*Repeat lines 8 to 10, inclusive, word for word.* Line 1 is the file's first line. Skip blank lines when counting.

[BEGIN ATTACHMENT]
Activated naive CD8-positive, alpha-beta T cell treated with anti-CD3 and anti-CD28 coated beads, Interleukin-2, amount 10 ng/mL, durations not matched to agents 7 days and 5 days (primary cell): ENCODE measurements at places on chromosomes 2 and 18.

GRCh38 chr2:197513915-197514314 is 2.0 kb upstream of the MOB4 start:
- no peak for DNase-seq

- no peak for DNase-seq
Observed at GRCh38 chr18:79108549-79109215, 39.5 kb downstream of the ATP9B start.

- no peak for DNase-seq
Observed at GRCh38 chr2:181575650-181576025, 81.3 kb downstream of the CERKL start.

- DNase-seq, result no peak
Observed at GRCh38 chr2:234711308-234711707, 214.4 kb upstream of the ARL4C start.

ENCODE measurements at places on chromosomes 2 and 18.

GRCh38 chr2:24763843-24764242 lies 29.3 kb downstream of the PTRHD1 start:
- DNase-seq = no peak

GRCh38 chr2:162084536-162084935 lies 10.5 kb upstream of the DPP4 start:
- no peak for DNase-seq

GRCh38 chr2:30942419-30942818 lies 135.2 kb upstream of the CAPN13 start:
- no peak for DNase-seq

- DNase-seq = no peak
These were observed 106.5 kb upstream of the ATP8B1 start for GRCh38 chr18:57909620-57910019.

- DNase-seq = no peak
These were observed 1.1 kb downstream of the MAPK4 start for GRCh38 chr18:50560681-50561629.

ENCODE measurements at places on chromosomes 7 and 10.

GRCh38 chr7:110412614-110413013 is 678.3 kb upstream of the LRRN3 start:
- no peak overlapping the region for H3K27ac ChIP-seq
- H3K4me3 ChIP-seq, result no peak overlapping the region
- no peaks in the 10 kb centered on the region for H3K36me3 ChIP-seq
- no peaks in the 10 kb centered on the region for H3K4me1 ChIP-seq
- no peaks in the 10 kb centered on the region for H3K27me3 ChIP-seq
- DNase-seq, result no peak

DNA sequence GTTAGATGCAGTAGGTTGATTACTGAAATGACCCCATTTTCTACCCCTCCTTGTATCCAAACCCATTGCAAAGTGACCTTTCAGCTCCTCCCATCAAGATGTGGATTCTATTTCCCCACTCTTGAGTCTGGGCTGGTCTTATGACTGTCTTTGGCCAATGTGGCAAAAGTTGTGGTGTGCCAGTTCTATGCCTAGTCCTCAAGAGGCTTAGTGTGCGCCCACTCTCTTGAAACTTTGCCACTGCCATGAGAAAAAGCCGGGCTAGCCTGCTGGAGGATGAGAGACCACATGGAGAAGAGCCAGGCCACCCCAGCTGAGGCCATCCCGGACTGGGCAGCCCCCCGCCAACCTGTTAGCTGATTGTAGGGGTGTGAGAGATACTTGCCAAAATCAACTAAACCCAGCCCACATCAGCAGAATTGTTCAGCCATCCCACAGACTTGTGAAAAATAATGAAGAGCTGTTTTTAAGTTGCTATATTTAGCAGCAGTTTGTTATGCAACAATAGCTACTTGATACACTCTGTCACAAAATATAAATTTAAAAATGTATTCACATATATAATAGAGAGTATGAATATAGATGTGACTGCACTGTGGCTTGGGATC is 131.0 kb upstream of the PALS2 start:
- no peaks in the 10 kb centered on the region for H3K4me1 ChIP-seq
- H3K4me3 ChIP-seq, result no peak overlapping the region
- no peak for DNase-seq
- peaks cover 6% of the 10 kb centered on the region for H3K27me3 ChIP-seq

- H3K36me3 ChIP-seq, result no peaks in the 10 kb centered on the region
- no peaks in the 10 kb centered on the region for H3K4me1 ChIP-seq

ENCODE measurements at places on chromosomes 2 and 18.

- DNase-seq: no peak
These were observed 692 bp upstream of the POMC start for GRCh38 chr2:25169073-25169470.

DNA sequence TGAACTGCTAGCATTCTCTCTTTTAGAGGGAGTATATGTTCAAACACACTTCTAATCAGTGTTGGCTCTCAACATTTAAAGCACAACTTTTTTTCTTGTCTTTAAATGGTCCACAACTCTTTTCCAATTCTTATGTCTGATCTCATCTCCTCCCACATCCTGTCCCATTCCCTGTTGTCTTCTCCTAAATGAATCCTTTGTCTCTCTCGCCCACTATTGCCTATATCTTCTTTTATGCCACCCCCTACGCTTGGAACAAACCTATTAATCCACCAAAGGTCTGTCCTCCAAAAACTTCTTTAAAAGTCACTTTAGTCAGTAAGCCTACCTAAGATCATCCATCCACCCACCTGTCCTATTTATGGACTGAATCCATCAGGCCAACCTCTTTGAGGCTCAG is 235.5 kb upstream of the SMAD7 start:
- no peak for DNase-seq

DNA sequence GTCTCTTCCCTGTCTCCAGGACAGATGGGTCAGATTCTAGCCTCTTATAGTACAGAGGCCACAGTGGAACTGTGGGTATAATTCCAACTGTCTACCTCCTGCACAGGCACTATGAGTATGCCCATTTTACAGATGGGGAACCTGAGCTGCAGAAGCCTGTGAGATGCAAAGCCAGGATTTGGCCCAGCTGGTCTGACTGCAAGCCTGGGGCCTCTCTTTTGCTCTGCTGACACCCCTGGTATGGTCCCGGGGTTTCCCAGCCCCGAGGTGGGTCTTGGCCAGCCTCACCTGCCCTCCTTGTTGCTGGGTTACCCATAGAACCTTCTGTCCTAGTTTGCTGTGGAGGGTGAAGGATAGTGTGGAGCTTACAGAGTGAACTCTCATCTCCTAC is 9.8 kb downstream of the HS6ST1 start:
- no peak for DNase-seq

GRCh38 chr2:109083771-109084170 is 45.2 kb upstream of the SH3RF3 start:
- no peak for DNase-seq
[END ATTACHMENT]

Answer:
- DNase-seq, result no peak
Observed at GRCh38 chr2:234711308-234711707, 214.4 kb upstream of the ARL4C start.

ENCODE measurements at places on chromosomes 2 and 18.